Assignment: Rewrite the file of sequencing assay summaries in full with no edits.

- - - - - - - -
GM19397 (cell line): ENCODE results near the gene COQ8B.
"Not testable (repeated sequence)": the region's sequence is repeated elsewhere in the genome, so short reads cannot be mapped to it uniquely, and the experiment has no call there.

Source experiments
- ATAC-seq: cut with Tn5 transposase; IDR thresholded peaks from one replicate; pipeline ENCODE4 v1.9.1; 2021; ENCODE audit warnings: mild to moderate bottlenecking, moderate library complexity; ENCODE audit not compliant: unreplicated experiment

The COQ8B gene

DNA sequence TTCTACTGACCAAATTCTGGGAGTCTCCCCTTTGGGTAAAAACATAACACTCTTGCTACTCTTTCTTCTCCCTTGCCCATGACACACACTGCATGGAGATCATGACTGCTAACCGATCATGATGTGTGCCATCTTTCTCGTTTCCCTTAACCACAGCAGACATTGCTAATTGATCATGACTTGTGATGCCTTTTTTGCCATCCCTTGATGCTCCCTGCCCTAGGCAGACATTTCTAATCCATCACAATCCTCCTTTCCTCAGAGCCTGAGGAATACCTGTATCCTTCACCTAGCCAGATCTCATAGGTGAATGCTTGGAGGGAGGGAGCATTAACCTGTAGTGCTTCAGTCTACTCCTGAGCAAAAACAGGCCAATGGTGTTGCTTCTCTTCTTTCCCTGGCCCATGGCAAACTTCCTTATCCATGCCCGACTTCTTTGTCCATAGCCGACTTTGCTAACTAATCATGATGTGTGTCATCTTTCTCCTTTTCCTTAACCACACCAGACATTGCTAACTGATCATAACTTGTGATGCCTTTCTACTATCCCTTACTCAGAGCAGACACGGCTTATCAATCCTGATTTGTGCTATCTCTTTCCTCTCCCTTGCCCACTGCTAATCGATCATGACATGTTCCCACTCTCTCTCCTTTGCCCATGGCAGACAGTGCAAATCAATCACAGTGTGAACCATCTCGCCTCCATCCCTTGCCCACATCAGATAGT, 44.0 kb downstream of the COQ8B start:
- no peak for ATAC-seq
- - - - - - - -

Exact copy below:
GM19397 (cell line): ENCODE results near the gene COQ8B.
"Not testable (repeated sequence)": the region's sequence is repeated elsewhere in the genome, so short reads cannot be mapped to it uniquely, and the experiment has no call there.

Source experiments
- ATAC-seq: cut with Tn5 transposase; IDR thresholded peaks from one replicate; pipeline ENCODE4 v1.9.1; 2021; ENCODE audit warnings: mild to moderate bottlenecking, moderate library complexity; ENCODE audit not compliant: unreplicated experiment

The COQ8B gene

DNA sequence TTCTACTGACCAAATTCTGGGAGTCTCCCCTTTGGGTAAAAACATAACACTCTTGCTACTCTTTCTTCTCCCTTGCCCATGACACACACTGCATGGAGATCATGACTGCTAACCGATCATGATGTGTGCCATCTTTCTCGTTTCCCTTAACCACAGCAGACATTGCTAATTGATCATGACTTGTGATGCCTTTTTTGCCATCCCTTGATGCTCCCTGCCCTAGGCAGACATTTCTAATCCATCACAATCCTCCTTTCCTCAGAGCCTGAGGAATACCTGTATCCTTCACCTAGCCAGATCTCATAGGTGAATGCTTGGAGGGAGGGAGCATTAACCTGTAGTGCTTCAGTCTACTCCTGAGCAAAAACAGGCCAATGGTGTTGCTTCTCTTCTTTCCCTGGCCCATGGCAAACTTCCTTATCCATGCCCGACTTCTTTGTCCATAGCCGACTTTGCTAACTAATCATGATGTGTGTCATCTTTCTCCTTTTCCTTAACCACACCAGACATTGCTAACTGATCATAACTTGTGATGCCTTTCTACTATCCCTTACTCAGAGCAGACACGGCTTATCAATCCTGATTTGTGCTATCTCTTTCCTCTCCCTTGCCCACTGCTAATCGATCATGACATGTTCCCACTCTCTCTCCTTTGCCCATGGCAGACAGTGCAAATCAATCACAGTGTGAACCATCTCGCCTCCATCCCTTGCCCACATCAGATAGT, 44.0 kb downstream of the COQ8B start:
- no peak for ATAC-seq